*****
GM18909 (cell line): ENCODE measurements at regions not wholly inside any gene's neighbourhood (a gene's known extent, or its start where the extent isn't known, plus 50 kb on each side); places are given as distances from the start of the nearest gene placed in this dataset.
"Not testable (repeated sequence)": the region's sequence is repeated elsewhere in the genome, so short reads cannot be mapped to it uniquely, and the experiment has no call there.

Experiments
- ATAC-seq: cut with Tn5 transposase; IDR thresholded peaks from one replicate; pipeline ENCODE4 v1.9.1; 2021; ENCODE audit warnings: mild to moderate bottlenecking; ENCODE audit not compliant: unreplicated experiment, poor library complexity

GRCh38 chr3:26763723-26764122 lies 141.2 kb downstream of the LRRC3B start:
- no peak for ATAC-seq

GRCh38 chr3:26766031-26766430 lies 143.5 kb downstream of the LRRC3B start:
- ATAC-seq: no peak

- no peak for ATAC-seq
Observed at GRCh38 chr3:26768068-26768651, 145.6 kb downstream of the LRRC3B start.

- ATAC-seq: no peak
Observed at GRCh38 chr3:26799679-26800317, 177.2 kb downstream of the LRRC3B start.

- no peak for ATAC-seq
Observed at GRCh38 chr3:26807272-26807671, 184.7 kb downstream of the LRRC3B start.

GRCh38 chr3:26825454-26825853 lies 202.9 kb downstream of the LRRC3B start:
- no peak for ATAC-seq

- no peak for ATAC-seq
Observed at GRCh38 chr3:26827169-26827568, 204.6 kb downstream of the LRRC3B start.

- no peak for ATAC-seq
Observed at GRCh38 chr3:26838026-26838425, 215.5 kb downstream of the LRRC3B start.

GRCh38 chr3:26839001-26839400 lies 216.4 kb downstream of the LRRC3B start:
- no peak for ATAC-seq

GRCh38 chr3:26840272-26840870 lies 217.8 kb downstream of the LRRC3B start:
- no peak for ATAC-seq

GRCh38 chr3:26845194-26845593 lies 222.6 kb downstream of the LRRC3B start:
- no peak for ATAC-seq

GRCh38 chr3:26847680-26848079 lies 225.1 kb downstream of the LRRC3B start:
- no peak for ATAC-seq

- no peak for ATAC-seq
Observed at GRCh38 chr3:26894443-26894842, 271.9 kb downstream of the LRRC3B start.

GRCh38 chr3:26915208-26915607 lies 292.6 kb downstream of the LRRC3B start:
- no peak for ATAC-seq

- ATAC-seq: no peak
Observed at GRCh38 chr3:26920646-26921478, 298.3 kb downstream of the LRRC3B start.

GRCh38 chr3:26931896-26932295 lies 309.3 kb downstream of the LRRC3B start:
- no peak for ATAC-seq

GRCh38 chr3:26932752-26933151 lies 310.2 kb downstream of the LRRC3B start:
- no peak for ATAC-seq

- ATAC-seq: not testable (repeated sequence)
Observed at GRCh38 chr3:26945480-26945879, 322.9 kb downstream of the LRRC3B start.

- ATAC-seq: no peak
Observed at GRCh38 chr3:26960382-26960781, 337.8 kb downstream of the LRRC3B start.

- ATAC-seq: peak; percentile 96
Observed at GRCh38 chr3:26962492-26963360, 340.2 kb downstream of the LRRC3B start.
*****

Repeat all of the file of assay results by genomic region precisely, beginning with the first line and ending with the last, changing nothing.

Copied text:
GM18909 (cell line): ENCODE measurements at regions not wholly inside any gene's neighbourhood (a gene's known extent, or its start where the extent isn't known, plus 50 kb on each side); places are given as distances from the start of the nearest gene placed in this dataset.
"Not testable (repeated sequence)": the region's sequence is repeated elsewhere in the genome, so short reads cannot be mapped to it uniquely, and the experiment has no call there.

Experiments
- ATAC-seq: cut with Tn5 transposase; IDR thresholded peaks from one replicate; pipeline ENCODE4 v1.9.1; 2021; ENCODE audit warnings: mild to moderate bottlenecking; ENCODE audit not compliant: unreplicated experiment, poor library complexity

GRCh38 chr3:26763723-26764122 lies 141.2 kb downstream of the LRRC3B start:
- no peak for ATAC-seq

GRCh38 chr3:26766031-26766430 lies 143.5 kb downstream of the LRRC3B start:
- ATAC-seq: no peak

- no peak for ATAC-seq
Observed at GRCh38 chr3:26768068-26768651, 145.6 kb downstream of the LRRC3B start.

- ATAC-seq: no peak
Observed at GRCh38 chr3:26799679-26800317, 177.2 kb downstream of the LRRC3B start.

- no peak for ATAC-seq
Observed at GRCh38 chr3:26807272-26807671, 184.7 kb downstream of the LRRC3B start.

GRCh38 chr3:26825454-26825853 lies 202.9 kb downstream of the LRRC3B start:
- no peak for ATAC-seq

- no peak for ATAC-seq
Observed at GRCh38 chr3:26827169-26827568, 204.6 kb downstream of the LRRC3B start.

- no peak for ATAC-seq
Observed at GRCh38 chr3:26838026-26838425, 215.5 kb downstream of the LRRC3B start.

GRCh38 chr3:26839001-26839400 lies 216.4 kb downstream of the LRRC3B start:
- no peak for ATAC-seq

GRCh38 chr3:26840272-26840870 lies 217.8 kb downstream of the LRRC3B start:
- no peak for ATAC-seq

GRCh38 chr3:26845194-26845593 lies 222.6 kb downstream of the LRRC3B start:
- no peak for ATAC-seq

GRCh38 chr3:26847680-26848079 lies 225.1 kb downstream of the LRRC3B start:
- no peak for ATAC-seq

- no peak for ATAC-seq
Observed at GRCh38 chr3:26894443-26894842, 271.9 kb downstream of the LRRC3B start.

GRCh38 chr3:26915208-26915607 lies 292.6 kb downstream of the LRRC3B start:
- no peak for ATAC-seq

- ATAC-seq: no peak
Observed at GRCh38 chr3:26920646-26921478, 298.3 kb downstream of the LRRC3B start.

GRCh38 chr3:26931896-26932295 lies 309.3 kb downstream of the LRRC3B start:
- no peak for ATAC-seq

GRCh38 chr3:26932752-26933151 lies 310.2 kb downstream of the LRRC3B start:
- no peak for ATAC-seq

- ATAC-seq: not testable (repeated sequence)
Observed at GRCh38 chr3:26945480-26945879, 322.9 kb downstream of the LRRC3B start.

- ATAC-seq: no peak
Observed at GRCh38 chr3:26960382-26960781, 337.8 kb downstream of the LRRC3B start.

- ATAC-seq: peak; percentile 96
Observed at GRCh38 chr3:26962492-26963360, 340.2 kb downstream of the LRRC3B start.